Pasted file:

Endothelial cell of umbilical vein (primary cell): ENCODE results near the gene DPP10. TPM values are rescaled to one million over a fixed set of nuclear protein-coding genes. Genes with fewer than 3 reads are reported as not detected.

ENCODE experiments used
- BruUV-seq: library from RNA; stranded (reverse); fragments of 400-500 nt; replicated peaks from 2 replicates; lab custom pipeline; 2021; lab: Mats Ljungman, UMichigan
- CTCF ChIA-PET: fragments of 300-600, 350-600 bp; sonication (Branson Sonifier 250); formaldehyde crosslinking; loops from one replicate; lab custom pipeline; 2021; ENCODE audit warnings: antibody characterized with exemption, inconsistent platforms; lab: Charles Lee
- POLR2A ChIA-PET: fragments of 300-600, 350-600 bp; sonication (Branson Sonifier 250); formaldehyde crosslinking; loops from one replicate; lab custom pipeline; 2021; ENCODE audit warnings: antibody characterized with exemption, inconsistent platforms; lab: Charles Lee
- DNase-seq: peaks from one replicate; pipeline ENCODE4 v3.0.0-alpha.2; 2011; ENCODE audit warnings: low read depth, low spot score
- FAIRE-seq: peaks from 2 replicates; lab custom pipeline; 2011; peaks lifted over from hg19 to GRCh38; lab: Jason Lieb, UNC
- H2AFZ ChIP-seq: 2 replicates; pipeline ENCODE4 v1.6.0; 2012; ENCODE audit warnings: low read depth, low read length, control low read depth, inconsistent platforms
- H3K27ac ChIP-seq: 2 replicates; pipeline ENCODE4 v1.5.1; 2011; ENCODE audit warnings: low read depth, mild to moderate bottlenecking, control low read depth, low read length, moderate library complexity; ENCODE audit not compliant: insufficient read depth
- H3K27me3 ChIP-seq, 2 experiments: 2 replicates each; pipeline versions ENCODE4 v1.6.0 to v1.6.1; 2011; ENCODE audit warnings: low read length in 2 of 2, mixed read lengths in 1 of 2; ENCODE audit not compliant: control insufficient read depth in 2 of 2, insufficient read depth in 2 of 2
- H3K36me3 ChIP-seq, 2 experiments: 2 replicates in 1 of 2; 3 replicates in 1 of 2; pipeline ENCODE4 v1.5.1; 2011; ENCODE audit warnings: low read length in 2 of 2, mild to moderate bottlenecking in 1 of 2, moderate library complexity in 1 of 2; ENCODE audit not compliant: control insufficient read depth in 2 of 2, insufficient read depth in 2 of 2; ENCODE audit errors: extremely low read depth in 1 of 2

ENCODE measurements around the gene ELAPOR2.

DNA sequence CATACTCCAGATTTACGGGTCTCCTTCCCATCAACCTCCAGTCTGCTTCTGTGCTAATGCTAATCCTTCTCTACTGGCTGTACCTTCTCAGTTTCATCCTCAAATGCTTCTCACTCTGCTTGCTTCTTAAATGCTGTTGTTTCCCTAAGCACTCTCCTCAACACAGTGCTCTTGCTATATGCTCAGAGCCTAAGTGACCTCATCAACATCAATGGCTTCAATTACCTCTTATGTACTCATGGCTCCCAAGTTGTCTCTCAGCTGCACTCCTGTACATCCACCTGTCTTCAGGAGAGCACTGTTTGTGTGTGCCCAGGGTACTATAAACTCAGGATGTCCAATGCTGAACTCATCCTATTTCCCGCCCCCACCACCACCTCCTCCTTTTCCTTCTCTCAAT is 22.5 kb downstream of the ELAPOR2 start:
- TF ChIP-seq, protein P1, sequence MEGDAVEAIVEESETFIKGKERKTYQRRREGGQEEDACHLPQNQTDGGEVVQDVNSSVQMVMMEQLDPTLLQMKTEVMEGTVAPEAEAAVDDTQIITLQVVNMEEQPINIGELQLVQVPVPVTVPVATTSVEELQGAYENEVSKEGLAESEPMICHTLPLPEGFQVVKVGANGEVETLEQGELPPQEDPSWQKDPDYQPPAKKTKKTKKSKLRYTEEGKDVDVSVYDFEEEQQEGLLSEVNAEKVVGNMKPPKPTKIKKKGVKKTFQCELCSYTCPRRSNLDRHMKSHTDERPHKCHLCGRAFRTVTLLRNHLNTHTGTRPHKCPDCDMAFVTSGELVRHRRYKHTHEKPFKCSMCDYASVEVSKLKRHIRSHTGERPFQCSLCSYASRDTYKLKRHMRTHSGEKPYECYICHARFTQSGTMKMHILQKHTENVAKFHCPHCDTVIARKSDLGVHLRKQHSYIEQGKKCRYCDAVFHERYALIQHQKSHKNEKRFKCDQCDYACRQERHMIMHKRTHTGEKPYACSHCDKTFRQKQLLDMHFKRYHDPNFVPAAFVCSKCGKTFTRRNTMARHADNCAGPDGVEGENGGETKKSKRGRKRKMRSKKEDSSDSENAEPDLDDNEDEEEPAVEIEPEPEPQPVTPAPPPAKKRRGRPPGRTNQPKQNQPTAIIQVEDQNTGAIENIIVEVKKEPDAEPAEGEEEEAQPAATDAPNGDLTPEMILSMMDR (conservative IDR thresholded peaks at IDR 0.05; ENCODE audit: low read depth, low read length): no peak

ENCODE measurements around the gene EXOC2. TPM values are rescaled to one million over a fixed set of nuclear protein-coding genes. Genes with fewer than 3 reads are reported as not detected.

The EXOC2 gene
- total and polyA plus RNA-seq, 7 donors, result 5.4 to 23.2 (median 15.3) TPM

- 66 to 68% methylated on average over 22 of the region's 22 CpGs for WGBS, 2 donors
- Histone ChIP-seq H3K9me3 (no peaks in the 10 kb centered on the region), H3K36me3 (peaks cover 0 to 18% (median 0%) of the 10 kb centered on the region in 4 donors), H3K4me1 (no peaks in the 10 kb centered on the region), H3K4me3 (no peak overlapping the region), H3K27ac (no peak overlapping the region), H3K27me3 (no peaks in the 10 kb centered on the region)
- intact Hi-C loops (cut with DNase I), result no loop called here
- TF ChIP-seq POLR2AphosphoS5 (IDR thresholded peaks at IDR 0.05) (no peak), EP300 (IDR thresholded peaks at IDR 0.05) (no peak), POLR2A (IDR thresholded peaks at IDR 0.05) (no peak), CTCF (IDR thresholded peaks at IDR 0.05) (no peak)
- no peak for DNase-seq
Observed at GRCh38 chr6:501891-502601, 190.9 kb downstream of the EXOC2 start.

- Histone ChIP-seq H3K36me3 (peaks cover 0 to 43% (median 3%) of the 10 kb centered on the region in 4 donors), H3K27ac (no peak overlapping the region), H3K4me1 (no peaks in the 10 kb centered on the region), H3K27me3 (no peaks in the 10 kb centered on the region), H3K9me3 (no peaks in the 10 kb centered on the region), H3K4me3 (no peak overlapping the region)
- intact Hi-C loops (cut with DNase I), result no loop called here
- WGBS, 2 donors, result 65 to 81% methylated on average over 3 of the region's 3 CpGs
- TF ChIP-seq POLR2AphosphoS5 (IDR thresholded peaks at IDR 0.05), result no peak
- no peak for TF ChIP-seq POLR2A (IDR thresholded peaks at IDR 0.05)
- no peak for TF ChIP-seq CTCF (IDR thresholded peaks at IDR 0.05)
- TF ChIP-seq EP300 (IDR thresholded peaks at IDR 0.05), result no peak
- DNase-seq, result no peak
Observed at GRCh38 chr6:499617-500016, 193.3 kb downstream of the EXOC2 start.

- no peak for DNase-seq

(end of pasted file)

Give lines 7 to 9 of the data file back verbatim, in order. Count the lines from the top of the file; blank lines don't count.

- FAIRE-seq: peaks from 2 replicates; lab custom pipeline; 2011; peaks lifted over from hg19 to GRCh38; lab: Jason Lieb, UNC
- H2AFZ ChIP-seq: 2 replicates; pipeline ENCODE4 v1.6.0; 2012; ENCODE audit warnings: low read depth, low read length, control low read depth, inconsistent platforms
- H3K27ac ChIP-seq: 2 replicates; pipeline ENCODE4 v1.5.1; 2011; ENCODE audit warnings: low read depth, mild to moderate bottlenecking, control low read depth, low read length, moderate library complexity; ENCODE audit not compliant: insufficient read depth